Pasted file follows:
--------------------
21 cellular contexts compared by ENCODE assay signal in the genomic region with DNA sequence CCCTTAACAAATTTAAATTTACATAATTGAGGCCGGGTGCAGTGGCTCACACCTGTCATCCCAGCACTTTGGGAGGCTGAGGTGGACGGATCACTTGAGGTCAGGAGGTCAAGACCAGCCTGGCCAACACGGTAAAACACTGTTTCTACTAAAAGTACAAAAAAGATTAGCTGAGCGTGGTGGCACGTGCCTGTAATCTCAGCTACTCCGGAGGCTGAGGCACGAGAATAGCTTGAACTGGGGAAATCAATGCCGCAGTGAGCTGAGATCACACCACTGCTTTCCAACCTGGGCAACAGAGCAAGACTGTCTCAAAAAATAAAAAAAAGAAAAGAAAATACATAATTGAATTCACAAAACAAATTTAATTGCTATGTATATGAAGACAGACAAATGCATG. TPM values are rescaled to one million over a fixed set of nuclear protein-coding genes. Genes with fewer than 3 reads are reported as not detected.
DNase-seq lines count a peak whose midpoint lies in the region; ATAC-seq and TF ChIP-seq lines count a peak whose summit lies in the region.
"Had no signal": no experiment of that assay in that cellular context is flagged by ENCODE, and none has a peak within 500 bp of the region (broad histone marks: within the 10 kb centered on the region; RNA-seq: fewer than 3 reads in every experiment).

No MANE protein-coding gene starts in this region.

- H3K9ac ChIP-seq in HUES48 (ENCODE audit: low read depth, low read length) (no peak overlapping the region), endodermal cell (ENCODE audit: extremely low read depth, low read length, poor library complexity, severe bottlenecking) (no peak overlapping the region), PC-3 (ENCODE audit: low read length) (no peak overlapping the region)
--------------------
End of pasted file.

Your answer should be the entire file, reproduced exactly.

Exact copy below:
21 cellular contexts compared by ENCODE assay signal in the genomic region with DNA sequence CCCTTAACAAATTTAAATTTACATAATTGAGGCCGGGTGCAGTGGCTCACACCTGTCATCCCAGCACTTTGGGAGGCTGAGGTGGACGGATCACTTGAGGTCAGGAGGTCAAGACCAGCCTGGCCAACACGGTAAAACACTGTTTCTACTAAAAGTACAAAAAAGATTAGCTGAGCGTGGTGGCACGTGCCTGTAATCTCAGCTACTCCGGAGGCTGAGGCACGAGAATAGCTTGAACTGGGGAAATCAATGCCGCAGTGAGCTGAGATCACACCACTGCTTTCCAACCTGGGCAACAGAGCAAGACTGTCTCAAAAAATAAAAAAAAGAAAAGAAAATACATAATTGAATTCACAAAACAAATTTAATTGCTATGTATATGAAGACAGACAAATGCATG. TPM values are rescaled to one million over a fixed set of nuclear protein-coding genes. Genes with fewer than 3 reads are reported as not detected.
DNase-seq lines count a peak whose midpoint lies in the region; ATAC-seq and TF ChIP-seq lines count a peak whose summit lies in the region.
"Had no signal": no experiment of that assay in that cellular context is flagged by ENCODE, and none has a peak within 500 bp of the region (broad histone marks: within the 10 kb centered on the region; RNA-seq: fewer than 3 reads in every experiment).

No MANE protein-coding gene starts in this region.

- H3K9ac ChIP-seq in HUES48 (ENCODE audit: low read depth, low read length) (no peak overlapping the region), endodermal cell (ENCODE audit: extremely low read depth, low read length, poor library complexity, severe bottlenecking) (no peak overlapping the region), PC-3 (ENCODE audit: low read length) (no peak overlapping the region)